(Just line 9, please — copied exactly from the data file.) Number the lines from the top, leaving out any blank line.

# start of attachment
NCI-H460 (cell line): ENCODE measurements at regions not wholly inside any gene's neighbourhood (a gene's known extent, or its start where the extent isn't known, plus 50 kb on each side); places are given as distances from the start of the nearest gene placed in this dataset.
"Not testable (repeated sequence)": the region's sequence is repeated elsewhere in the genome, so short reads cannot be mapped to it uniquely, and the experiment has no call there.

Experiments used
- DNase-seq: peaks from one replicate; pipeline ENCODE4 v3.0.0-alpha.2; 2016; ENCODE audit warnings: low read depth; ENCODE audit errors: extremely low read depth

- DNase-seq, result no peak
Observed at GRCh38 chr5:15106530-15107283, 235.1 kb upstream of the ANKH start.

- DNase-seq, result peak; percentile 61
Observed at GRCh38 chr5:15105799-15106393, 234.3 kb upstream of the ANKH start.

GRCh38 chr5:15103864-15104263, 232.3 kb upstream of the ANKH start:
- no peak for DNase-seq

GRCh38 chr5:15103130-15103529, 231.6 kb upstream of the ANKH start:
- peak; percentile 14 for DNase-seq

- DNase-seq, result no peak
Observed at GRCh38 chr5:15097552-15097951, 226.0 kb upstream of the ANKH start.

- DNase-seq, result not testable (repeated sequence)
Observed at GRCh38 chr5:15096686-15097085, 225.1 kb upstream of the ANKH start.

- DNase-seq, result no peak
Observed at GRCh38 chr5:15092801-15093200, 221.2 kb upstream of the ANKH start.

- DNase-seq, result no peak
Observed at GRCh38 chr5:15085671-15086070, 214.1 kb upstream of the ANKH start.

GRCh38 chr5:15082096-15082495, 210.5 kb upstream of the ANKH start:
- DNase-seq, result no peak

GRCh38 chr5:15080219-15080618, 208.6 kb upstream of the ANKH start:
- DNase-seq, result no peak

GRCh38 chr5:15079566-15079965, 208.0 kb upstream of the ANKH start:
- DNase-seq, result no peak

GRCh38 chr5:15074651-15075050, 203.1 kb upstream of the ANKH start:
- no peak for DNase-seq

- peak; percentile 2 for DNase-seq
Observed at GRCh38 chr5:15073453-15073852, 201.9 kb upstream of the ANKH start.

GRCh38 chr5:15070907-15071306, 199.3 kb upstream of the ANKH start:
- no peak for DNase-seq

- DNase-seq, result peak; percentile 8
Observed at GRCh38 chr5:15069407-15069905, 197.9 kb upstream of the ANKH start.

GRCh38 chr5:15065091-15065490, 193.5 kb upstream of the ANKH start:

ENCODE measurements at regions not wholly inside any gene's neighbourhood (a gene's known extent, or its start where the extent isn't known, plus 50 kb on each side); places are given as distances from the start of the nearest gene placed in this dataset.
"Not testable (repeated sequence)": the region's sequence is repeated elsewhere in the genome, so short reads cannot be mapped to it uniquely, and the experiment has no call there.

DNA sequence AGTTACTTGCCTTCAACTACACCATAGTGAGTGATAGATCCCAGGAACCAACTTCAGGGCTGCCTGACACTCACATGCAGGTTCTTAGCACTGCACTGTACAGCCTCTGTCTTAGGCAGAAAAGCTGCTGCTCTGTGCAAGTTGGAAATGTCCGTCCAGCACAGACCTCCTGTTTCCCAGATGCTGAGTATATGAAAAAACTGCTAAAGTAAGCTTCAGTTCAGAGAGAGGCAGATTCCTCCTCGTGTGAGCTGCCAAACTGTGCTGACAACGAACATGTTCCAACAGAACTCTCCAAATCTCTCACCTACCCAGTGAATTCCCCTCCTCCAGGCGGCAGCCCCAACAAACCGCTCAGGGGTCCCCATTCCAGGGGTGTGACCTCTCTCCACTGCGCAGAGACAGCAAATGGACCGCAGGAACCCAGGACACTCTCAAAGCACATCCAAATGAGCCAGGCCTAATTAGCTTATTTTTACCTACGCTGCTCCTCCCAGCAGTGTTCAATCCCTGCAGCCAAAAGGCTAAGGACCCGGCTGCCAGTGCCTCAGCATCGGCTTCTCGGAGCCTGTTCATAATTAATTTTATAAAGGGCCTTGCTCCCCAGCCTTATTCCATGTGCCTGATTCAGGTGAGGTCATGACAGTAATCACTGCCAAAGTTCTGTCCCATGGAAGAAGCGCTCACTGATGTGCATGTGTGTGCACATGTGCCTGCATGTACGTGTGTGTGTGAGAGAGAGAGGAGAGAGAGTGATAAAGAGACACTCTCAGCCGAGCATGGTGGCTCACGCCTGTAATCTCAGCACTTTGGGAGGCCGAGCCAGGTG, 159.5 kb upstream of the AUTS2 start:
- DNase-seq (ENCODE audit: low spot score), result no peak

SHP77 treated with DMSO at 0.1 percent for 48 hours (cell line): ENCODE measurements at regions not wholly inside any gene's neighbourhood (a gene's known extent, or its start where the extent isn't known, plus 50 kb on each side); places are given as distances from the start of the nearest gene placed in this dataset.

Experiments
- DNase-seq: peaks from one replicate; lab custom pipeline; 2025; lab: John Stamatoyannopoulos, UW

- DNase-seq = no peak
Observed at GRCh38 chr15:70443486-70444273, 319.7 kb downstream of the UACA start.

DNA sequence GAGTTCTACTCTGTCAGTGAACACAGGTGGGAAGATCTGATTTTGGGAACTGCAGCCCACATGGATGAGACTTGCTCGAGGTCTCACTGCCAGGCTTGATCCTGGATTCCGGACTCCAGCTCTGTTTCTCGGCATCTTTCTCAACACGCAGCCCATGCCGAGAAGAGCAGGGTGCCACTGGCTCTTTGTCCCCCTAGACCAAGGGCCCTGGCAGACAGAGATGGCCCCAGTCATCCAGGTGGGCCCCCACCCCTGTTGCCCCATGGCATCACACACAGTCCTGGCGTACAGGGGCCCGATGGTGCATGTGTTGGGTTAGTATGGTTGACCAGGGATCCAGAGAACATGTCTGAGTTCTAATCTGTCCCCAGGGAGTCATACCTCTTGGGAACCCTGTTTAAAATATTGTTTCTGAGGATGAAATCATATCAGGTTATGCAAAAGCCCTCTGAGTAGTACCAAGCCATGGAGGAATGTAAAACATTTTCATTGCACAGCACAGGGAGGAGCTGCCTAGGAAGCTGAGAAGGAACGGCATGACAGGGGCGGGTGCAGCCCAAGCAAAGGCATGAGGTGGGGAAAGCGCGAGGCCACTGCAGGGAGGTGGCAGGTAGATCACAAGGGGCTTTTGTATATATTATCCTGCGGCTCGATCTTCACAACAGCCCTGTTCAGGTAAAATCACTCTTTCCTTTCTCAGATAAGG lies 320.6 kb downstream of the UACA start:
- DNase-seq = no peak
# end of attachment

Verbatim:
GRCh38 chr5:15103864-15104263, 232.3 kb upstream of the ANKH start: